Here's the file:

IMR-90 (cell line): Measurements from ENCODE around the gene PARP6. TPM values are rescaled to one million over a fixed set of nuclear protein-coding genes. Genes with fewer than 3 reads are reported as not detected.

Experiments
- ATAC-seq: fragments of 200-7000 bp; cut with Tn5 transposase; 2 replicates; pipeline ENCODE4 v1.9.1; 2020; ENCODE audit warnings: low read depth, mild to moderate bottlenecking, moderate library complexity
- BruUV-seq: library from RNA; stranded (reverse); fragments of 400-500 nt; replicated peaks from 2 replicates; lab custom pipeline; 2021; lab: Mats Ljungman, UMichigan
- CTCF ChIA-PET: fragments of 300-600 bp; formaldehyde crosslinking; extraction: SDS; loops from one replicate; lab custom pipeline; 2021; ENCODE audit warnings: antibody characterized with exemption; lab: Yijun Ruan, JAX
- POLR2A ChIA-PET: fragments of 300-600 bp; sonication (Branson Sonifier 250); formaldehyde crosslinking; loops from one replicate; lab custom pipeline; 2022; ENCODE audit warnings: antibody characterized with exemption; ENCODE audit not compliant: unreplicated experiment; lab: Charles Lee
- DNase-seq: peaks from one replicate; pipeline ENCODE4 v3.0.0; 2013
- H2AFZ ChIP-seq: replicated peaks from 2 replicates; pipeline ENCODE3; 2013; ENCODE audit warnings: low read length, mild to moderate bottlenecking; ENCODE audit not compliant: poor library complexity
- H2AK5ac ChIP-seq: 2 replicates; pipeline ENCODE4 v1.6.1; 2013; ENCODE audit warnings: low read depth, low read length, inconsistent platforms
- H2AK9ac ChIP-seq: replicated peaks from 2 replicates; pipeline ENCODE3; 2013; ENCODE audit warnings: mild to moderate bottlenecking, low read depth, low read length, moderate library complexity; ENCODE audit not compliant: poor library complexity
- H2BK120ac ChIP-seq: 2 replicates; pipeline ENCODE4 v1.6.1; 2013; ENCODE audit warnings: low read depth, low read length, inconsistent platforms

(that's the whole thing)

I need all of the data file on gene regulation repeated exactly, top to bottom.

IMR-90 (cell line): Measurements from ENCODE around the gene PARP6. TPM values are rescaled to one million over a fixed set of nuclear protein-coding genes. Genes with fewer than 3 reads are reported as not detected.

Experiments
- ATAC-seq: fragments of 200-7000 bp; cut with Tn5 transposase; 2 replicates; pipeline ENCODE4 v1.9.1; 2020; ENCODE audit warnings: low read depth, mild to moderate bottlenecking, moderate library complexity
- BruUV-seq: library from RNA; stranded (reverse); fragments of 400-500 nt; replicated peaks from 2 replicates; lab custom pipeline; 2021; lab: Mats Ljungman, UMichigan
- CTCF ChIA-PET: fragments of 300-600 bp; formaldehyde crosslinking; extraction: SDS; loops from one replicate; lab custom pipeline; 2021; ENCODE audit warnings: antibody characterized with exemption; lab: Yijun Ruan, JAX
- POLR2A ChIA-PET: fragments of 300-600 bp; sonication (Branson Sonifier 250); formaldehyde crosslinking; loops from one replicate; lab custom pipeline; 2022; ENCODE audit warnings: antibody characterized with exemption; ENCODE audit not compliant: unreplicated experiment; lab: Charles Lee
- DNase-seq: peaks from one replicate; pipeline ENCODE4 v3.0.0; 2013
- H2AFZ ChIP-seq: replicated peaks from 2 replicates; pipeline ENCODE3; 2013; ENCODE audit warnings: low read length, mild to moderate bottlenecking; ENCODE audit not compliant: poor library complexity
- H2AK5ac ChIP-seq: 2 replicates; pipeline ENCODE4 v1.6.1; 2013; ENCODE audit warnings: low read depth, low read length, inconsistent platforms
- H2AK9ac ChIP-seq: replicated peaks from 2 replicates; pipeline ENCODE3; 2013; ENCODE audit warnings: mild to moderate bottlenecking, low read depth, low read length, moderate library complexity; ENCODE audit not compliant: poor library complexity
- H2BK120ac ChIP-seq: 2 replicates; pipeline ENCODE4 v1.6.1; 2013; ENCODE audit warnings: low read depth, low read length, inconsistent platforms